Last night I showed Cinema Paradiso to someone close to me, who had never seen nor heard of it before. We sat and we watched, and she really enjoyed it. She found it funny, sad, lively, and moving. Unlike her, last night was probably my sixth time seeing Cinema Paradiso, and I enjoyed it as much as she did and as much as I did the first time I saw it in a film class I took in high school. To enjoy a film as consistently as I do for Cinema Paradiso is a rare thing, and is proof of a quality of film. I would not describe Cinema Paradiso as one of my all time favorites, but it is a film that I use to show why I love movies.
Cinema Paradiso is an Italian film released in 1988, directed by Giuseppe Tornatore, and won the Academy Award for Best Foreign Film. It is the story of the relationship between Salvatore (aka Toto), a smart boy who grows up in a small town in post-WWII Sicily who causes mischief and is obsessed with movies, and Alfredo, the projectionist at the local theater called “Cinema Paradiso” who gives young Salvatore sage advice and the warmth and love as a surrogate father. Salvatore lost his father to the Russian front during the War, and lives with his little sister and lonely mother. With the loss of his father, Alfredo becomes a father figure to Salvatore as he is constantly sneaking into the projection booth and constantly attempts to hang out with Alfredo.
The relationship is a sweet one, layered in truth and love. Alfredo isn’t afraid to be angry at Toto, but also uses kindness and his genteel nature to assist Toto and his mother when he can, like in the scene where Salvatore’s mother is upset at her boy when Salvatore gladly used the money she gave him to buy milk and food, but instead spent a few hours experiencing a double feature at the cinema. As she is publicly scolding Toto, Alfredo comes by and gives the money Alfredo spent back to Toto’s mother. Alfredo’s sense of community and care is an admirable trait, and one that Alfredo teaches to Toto.
As Salvatore grows up, he falls in love with a new young girl in town, starts to work as the projectionist at the newly renovated Cinema Paradiso (now called “Nuevo Cinema Paradiso”), moves to Rome to serve his required time in the military, then comes back to his hometown before leaving once again to become a famous film director. All the while continuing to learn from Alfredo and loving his time being with his friend, the one who protected him, the one who needed Toto’s help at times, the one whom he loved as a father, the one he shared a love of film. Their love of the cinema was one that could never be broken. The Cinema Paradiso was a second home to them, one that held many wonderful, memorable, joyful, and sad memories.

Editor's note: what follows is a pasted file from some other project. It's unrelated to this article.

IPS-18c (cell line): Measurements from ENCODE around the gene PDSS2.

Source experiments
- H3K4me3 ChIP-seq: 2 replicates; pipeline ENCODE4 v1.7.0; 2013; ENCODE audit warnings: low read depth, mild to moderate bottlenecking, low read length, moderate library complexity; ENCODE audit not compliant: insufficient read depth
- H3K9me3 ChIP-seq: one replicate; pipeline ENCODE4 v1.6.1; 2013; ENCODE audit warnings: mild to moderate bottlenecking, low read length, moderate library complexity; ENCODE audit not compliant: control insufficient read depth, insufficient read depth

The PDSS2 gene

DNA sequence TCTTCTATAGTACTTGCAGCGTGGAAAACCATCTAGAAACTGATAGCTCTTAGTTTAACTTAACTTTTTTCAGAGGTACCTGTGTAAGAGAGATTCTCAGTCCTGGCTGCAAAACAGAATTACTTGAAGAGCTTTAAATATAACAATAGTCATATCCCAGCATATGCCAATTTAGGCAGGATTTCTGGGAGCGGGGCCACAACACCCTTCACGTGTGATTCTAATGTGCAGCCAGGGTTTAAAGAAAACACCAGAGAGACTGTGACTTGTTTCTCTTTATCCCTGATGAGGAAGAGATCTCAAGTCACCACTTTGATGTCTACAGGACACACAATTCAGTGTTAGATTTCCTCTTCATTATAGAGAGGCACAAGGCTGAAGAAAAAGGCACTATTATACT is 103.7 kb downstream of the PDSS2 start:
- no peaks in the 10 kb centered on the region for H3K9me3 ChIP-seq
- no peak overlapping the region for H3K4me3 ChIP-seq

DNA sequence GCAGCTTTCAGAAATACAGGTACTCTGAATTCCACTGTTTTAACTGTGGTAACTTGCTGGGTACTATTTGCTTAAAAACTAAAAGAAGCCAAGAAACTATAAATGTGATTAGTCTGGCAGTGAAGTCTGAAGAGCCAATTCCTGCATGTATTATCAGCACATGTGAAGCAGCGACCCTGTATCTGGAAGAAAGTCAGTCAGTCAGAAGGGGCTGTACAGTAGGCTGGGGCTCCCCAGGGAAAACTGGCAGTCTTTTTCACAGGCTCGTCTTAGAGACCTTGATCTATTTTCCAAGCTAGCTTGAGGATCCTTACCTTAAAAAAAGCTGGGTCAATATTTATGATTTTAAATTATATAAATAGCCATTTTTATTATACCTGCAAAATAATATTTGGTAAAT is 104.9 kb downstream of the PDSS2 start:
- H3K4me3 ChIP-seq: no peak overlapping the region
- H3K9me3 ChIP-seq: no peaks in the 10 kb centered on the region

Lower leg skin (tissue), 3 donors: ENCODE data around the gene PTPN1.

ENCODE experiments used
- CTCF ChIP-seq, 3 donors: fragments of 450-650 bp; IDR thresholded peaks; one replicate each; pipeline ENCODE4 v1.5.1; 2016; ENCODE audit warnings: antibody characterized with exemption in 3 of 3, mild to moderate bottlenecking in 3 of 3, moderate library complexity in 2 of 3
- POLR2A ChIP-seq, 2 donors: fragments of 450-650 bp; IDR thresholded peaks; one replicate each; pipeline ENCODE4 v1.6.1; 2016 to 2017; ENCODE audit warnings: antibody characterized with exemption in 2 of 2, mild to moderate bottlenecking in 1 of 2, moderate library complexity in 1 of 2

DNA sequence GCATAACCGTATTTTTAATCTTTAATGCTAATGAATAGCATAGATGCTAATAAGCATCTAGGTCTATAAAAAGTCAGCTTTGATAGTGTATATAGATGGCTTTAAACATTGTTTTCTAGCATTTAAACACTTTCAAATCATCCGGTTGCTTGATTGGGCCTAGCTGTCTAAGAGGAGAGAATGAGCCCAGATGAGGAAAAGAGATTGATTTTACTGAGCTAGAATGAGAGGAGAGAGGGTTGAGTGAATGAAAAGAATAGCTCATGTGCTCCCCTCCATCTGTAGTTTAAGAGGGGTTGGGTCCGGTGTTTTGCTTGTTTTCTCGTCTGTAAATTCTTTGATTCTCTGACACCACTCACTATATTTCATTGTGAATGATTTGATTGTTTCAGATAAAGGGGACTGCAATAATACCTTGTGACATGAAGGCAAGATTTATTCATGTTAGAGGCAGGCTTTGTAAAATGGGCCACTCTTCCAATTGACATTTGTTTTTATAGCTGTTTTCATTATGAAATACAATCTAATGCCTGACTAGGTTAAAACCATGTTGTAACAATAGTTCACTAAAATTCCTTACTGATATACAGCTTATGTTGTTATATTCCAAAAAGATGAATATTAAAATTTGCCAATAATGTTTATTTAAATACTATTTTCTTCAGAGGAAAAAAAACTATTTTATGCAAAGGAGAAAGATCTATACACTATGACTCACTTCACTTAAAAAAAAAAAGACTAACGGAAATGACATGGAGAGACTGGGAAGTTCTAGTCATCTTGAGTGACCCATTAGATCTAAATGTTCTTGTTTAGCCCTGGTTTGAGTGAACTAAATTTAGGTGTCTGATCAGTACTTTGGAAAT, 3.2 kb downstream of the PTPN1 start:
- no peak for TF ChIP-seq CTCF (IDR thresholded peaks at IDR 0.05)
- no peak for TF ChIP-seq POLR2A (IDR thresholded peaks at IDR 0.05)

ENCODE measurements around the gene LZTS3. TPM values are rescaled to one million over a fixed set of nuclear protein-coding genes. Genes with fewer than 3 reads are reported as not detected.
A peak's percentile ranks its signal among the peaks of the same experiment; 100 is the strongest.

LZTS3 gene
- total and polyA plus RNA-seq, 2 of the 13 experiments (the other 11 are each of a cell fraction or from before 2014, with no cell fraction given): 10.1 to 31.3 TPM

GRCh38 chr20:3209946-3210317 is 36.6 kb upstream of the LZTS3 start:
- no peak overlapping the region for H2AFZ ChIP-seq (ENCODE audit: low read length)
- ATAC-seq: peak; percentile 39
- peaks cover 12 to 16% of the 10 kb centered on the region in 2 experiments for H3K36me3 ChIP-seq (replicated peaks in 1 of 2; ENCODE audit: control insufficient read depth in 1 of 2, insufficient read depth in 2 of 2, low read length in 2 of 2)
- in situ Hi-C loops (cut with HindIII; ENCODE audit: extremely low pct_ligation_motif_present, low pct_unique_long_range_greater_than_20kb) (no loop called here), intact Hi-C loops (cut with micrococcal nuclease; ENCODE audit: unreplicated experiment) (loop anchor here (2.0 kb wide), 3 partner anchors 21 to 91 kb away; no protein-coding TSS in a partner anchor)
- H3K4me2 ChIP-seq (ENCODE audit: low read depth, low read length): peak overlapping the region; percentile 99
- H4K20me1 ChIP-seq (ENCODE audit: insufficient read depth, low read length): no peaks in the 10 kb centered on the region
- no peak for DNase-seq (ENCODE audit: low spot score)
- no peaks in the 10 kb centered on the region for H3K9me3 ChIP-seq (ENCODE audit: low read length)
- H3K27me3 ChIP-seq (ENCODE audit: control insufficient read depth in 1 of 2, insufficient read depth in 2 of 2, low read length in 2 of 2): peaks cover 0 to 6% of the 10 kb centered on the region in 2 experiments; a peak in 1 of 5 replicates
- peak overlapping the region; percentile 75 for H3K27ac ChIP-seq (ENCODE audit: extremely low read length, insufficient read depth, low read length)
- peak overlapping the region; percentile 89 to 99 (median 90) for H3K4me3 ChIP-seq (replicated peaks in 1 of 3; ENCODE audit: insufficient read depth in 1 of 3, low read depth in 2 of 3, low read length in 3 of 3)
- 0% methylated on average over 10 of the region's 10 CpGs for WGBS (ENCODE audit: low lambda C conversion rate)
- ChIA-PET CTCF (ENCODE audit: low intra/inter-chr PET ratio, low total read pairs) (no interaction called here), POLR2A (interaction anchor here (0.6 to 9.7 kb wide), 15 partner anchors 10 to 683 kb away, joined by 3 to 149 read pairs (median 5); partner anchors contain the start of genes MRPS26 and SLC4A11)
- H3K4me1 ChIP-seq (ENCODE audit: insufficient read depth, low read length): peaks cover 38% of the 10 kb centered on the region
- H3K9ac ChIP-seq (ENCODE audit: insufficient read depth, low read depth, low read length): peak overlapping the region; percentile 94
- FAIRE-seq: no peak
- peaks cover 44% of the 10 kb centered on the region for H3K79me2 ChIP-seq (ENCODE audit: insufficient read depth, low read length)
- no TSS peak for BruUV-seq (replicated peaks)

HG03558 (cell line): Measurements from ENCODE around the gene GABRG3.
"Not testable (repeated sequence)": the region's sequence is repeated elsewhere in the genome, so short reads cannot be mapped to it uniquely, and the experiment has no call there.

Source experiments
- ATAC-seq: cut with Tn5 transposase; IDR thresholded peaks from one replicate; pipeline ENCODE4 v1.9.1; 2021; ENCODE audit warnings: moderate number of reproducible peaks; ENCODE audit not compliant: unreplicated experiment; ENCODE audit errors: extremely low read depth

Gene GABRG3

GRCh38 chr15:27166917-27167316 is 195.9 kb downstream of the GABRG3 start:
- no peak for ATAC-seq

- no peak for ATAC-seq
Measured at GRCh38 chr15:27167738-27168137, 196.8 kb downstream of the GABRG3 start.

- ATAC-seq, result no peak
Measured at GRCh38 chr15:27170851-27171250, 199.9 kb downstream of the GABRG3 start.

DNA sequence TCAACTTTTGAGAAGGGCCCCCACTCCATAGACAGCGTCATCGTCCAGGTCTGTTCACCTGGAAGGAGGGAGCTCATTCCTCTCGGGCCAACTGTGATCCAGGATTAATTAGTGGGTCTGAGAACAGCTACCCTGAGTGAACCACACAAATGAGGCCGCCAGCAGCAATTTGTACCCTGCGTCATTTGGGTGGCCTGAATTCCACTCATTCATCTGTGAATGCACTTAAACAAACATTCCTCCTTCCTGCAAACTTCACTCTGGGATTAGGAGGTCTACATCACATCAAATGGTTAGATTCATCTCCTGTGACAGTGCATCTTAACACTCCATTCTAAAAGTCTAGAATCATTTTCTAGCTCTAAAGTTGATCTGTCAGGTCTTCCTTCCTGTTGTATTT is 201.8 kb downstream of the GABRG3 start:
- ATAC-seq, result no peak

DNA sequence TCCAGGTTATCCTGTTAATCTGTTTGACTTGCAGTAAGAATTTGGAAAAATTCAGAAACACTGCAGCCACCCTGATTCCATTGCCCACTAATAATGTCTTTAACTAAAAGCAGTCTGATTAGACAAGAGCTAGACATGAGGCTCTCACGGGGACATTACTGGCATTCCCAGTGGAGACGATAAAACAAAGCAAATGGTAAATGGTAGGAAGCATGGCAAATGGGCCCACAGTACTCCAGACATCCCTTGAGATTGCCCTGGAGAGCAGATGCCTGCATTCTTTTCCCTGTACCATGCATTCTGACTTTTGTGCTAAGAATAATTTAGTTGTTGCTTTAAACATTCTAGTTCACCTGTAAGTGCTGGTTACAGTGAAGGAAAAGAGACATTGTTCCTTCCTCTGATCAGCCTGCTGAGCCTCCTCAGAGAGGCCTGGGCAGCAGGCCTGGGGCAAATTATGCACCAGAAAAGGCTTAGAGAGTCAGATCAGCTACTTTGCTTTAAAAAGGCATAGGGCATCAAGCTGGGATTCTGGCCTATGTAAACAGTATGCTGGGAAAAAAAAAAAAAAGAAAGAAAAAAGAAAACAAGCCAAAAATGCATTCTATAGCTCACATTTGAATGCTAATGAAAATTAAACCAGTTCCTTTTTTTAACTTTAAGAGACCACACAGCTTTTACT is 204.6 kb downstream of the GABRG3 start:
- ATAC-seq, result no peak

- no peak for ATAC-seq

The cinema was a reflection of life for the two. It was a place where they could forget about their poverty, about loneliness, and experience life. The cinema was a shared experience for them and the rest of the town. The cinema would be packed with practically everyone from the small Sicilian village (besides the homeless man who claimed the square was his at midnight). Everyone would laugh, cry, smile, scream, recite lines, eat, and love at the screenings, and Salvatore ate it all up. He loved every moment of it, as he viewed movies as a way of life, as a way to share experiences. Cinema Paradiso tells a story of two friends and how their lives affect one another, but also how film affects them as well.
You learn so many little stories and so much about the individuals in the town as the camera floats through the theater highlighting different moments as the village watches every film released at the Cinema Paradiso. Tornatore captures so much life in this film, every shot is filled with something that could become an entire story in its own right. This really is a captivating film that makes its setting another character, another living entity in the world of Salvatore and Alfredo.
The way these characters are enriched and surrounded by movies is one of the many reasons why I am always drawn to Cinema Paradiso. The movie perfectly captures how films and going to the theater to see a new movie can affect someone in such a positive manner. The art of cinema can create emotions in a way no other medium can. And part of that comes from being in a theater, surrounded by so many others experiencing the same emotions.
Cinema Paradiso is a lovely movie that tells the story of two friends and their love of movies. It contains one of Ennio Morricone’s most famous scores (and as you know, I am a fan of Morricone). The cinematography is wonderful, the acting is strong, particularly from Philippe Noiret as Alfredo and Salvatore Cascio as the child version of Toto. Cinema PAradiso is a charming film which relatable characters, moving scenes, and is filled with a love for movies and how the moving images can shape one’s life and relationships. I say that this movie perfectly encapsulates my love of movies, and it does. It joys how much joy can be found in a movie, and how much the cinematic art can bring people together.